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Sources: National authorities, IMF staff estimates, and IMF, World Economic Outlook (WEO), July 2003.Note: Years in which the CEMAC’s fiscal surveillance target was not met are in italics.

The second issue relates to the fact that oil reserves are limited and will be exhausted at some point. Intertemporal efficiency and equity considerations suggest that a country should save part of today’s oil receipts to finance future consumption, in particular for countries where oil receipts are projected to decline in the near-to-medium-term future. One could argue that a fiscal surveillance target should reflect that by raising the “crude” fiscal target by the same amount as oil receipts ought to be saved.4

The paper suggests alternative fiscal surveillance criteria that address the above-mentioned issues and carries out a retrospective analysis to examine surveillance outcomes had these alternative criteria been applied in the past. Section II of the paper develops and tests the proposed analytical framework. Section III discusses an alternative surveillance target that controls for the volatility in petroleum prices. Section IV extends the analysis to account for the long-term path of petroleum production. Both targets are based on simple computations and are designed to be applicable in the practice of macroeconomic surveillance. Section V discusses the results, and Section VI concludes.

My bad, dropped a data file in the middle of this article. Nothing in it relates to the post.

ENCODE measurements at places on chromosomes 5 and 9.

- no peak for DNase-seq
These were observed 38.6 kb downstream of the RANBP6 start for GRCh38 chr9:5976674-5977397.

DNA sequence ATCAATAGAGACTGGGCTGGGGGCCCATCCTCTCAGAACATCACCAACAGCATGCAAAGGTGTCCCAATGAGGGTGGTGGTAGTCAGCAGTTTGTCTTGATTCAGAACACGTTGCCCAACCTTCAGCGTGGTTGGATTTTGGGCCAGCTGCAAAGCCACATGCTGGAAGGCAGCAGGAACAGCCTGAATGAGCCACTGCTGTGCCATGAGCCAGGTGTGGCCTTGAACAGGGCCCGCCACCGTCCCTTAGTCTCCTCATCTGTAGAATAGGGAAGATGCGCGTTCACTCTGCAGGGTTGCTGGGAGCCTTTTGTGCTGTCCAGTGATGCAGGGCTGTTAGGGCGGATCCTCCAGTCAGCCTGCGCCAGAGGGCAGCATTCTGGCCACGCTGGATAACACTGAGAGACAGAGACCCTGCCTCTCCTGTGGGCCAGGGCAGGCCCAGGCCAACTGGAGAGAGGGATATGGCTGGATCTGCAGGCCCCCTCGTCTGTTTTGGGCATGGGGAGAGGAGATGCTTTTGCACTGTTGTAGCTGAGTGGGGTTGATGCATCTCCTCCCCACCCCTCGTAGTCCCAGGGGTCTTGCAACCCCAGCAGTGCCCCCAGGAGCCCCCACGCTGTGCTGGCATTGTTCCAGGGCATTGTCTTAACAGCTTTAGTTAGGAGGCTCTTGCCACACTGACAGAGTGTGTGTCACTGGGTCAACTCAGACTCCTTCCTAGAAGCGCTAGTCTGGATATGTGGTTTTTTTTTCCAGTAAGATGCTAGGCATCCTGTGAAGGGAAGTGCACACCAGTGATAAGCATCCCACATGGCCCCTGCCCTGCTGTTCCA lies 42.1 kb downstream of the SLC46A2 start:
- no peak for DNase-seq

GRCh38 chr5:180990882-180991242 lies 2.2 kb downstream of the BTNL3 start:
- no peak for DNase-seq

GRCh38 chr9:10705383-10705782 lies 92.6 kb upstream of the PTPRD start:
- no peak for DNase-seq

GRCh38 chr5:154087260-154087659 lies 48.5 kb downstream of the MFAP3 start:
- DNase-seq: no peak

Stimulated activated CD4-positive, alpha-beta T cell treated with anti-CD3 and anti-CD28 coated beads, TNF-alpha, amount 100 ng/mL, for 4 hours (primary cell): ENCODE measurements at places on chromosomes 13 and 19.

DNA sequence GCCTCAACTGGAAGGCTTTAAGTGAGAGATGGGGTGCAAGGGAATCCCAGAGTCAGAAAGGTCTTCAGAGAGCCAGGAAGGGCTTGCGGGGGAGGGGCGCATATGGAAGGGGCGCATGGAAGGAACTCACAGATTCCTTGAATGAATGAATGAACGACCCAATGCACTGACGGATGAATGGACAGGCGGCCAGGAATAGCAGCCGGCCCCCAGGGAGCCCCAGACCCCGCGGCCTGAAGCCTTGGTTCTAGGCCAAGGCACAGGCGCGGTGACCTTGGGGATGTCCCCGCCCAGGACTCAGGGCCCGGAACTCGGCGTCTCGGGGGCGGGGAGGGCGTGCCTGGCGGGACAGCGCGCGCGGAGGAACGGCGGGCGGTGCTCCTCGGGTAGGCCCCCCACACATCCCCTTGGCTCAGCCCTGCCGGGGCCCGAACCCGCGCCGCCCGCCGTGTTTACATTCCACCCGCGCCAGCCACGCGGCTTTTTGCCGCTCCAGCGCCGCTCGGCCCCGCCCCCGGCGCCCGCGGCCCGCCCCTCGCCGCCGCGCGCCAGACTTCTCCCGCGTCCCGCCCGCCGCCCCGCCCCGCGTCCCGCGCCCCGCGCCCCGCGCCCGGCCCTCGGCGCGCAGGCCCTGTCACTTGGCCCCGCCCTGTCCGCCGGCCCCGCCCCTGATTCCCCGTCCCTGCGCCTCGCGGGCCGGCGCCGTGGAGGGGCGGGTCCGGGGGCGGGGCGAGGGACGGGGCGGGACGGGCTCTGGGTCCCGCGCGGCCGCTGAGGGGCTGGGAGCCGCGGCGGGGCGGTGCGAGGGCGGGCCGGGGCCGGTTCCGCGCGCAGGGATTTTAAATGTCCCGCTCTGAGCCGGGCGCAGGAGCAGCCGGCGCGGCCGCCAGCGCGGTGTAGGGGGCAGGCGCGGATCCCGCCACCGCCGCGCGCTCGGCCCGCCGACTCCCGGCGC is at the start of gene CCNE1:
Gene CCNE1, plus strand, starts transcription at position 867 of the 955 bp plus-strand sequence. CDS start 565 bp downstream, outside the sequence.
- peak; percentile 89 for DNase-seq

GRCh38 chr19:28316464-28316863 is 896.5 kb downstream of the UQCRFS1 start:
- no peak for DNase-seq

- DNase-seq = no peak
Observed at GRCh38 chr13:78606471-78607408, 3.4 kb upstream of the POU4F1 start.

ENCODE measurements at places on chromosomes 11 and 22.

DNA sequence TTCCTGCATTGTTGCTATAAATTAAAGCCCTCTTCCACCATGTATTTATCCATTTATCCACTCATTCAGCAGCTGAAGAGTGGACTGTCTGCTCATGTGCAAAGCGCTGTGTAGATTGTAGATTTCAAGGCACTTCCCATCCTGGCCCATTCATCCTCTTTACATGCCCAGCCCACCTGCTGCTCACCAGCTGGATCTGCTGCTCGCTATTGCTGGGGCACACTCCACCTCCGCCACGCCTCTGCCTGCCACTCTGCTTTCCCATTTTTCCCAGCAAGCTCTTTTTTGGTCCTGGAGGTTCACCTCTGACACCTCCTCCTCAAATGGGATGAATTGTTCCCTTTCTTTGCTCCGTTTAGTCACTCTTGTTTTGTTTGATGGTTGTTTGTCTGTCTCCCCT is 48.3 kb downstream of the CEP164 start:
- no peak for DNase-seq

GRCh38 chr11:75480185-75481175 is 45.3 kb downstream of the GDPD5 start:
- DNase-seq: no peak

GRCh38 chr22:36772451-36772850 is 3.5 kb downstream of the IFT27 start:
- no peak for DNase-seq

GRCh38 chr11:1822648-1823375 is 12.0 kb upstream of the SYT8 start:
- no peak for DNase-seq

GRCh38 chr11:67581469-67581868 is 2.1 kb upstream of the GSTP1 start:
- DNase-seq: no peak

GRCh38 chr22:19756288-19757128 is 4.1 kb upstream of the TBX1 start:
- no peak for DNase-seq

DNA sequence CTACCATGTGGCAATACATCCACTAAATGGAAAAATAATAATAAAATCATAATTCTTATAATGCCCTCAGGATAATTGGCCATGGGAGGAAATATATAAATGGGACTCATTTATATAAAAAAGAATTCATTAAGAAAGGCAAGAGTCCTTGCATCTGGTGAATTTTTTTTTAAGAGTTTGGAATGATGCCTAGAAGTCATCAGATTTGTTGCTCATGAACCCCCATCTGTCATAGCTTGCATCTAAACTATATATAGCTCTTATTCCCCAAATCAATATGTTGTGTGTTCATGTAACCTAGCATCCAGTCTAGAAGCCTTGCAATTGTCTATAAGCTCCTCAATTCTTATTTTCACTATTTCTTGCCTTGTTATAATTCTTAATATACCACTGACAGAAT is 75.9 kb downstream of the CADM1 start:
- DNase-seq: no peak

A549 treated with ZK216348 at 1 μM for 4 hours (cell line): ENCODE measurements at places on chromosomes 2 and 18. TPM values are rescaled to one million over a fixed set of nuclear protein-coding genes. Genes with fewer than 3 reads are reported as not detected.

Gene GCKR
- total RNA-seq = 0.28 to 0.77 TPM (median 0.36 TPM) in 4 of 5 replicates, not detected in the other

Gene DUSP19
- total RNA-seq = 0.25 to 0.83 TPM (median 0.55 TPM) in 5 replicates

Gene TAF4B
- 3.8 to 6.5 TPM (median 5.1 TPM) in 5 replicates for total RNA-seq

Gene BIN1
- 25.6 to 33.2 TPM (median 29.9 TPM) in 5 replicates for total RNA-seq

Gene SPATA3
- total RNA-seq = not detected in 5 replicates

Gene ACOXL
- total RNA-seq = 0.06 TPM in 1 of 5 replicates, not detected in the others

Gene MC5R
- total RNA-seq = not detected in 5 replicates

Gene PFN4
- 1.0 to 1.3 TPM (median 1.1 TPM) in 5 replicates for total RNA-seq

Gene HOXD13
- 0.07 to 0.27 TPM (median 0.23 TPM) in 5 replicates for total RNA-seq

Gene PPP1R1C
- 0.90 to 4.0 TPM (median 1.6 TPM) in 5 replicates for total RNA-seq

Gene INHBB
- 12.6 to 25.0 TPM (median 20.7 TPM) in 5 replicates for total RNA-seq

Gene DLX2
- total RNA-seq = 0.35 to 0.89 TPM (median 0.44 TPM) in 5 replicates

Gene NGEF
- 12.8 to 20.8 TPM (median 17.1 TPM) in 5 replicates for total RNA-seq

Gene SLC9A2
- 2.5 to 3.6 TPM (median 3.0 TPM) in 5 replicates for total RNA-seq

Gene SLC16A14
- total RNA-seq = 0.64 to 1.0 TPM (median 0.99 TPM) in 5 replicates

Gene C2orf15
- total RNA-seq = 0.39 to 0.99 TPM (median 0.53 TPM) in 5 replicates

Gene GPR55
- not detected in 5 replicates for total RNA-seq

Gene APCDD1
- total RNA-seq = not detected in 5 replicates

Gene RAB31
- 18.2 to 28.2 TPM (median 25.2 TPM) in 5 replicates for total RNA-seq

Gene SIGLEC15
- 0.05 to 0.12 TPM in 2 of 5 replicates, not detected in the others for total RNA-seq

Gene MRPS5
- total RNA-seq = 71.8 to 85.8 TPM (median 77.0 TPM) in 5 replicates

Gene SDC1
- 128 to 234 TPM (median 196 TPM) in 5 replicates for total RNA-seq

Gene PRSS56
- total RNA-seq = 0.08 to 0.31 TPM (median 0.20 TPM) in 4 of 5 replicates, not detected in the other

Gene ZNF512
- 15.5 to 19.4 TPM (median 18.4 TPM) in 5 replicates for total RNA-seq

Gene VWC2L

The paper is part of a wider, ongoing debate about fiscal policy in oil producing countries that has attracted considerable interest outside and inside the IMF. A survey of the recent literature and a summary of basic principles is given in a recent paper by Barnett and Ossowski (2002; thereafter referred to as BO). The fiscal criteria suggested here resemble BO’s closely, but they are not identical. Most importantly, and for reasons elaborated in Section IV, BO suggest basing fiscal surveillance on the primary budgetary balance, whereas this paper focuses on adjustments to the basic balance in order to avoid deviating too much from the CEMAC’s current practice.